How Data and Analysis Can Power Agile Teams
This data can be used to encourage teams to maintain open and inquisitive minds and to inspire them to regularly identify improvement opportunities from that data.
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When working on projects in an Agile framework, it can be easy to fall into a routine of simply ‘going through the motions’ during Scrum rituals. A project team can settle into a plateau with the repetitive nature of Sprint cycles and associated practices. You may notice that your team performs the rituals as scheduled, yet the core goal of each method has been forgotten. This creates a risk that little value is extracted from each activity, meaning that they no longer provide insight and incremental improvement.
This risk is exceptionally high and standard during Retrospective rituals, especially if the team becomes focused on their achievements during the Sprint rather than exploring opportunities for improvement. When Retros are not conducted in-depth, a huge opportunity is missed – to keep the team performing well and take their performance to higher levels.
So how can Scrum Masters support their teams better to avoid the risk of settling into a less-than-Agile ritual rut?
One approach I can recommend from personal experience is seeking precise performance data. This data can encourage teams to maintain open and curious minds and inspire them to identify improvement opportunities from that data regularly. During retrospectives and other rituals, careful data analysis can also specify the root cause of any obstacles or challenges and determine the best steps to address them.
My Experience With Data
While overseeing a web development team working on a large project, I noticed the defect rate we were regularly measuring was higher than expected, based on previous industry experience.
Upon further investigation of the testing data, it became apparent that many defects were occurring very early in the test cycle after the Developer handed finished stories over to the Testers and began testing. In addition, early in the testing process, the Testers reported often needing to spend time with the Product Owner to clarify expected application behavior and determine if it was acceptable or not.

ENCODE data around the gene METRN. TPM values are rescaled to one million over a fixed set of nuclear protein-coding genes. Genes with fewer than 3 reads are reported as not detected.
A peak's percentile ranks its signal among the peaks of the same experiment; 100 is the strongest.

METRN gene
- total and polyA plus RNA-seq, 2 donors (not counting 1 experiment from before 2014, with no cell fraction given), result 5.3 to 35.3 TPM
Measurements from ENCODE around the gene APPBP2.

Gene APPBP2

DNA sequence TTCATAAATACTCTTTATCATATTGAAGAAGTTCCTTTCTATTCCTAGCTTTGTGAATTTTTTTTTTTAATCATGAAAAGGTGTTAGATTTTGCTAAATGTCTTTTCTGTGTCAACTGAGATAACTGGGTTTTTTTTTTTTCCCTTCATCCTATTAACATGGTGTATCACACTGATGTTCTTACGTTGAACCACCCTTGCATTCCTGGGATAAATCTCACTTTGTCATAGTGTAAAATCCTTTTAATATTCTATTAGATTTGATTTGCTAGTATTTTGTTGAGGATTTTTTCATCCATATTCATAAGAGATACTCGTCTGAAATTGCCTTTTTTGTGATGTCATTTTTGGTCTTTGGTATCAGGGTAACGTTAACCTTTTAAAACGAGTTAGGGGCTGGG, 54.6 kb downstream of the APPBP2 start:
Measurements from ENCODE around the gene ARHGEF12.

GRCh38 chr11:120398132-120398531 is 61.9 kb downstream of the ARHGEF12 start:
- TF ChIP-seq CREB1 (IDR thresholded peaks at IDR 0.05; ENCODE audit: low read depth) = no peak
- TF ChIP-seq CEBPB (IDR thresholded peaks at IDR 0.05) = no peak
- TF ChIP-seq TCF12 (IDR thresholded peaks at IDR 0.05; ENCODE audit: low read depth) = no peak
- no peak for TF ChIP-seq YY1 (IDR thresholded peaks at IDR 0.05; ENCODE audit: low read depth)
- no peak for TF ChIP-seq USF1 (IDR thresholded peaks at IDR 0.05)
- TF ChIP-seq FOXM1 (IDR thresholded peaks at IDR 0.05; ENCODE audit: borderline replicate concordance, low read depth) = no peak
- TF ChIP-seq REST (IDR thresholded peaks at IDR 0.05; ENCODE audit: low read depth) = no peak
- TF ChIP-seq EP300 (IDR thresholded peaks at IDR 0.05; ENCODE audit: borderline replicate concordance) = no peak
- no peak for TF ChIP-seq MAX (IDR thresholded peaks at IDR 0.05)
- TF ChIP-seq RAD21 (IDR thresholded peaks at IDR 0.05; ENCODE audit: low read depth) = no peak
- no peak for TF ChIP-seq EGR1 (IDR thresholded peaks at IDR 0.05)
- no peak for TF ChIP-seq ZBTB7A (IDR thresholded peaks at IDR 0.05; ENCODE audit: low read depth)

The analysis of these observations led us to change the story lifecycle by introducing two new team rituals – the ‘Story Kick-Off’ and the ‘Story Demo.’
The Story Kick-Off
Who: Product Owner, Developer, Tester, and UX Lead
What: The purpose of the ritual was for the Product Owner to again walk through the specific user stories and re-explain the expected behavior. It provided another opportunity for the Developer and the Tester to ask any further clarifying questions that were needed. The UX Lead provided design guidance if any minor changes were required arising from that clarification or any unexpected technical limitations that occurred.
When: Directly after the Developer picked up the user stories from the sprint backlog and was ready to start development work.
Results: This ritual improved the understanding and alignment of the key team members in terms of developing and testing stories, improved the quality of the delivered product, significantly reduced the number of defects found in testing, and increased the overall output from the team.
The Story Demo
Who: Product Owner, Developer, Tester, and UX Lead
What: The purpose of the ritual was for the Developer to demonstrate the completed work in the test environment and show how it satisfied the agreed user stories. The practice ensured that everything was configured correctly and set up in the test environment before testing started. It also provided an opportunity for the Product Owner, Tester, and UX Lead to ask any clarifying questions about the application rendering and behavior. This ritual was especially effective at capturing and addressing minor alignment and rendering issues across the desktop, tablet, and mobile breakpoints for our various supported browsers and devices.
When: Directly after the Developer had completed all development, deployed the application changes into the configured test environment, and completed their initial testing to ensure the stories met their definition of done.
This is just one example of how observing, analyzing, and employing data during an Agile framework can dramatically improve team performance, product quality, and end-user satisfaction. Allowing data to power your analysis and rituals can deliver exceptional results, especially when combined with a creative mindset across your team. Used wisely, it can turn your Retros from routine ‘blah-blah’ to routine ‘ah-ha’!
Published at DZone with permission of Jeremy Cotton. See the original article here.
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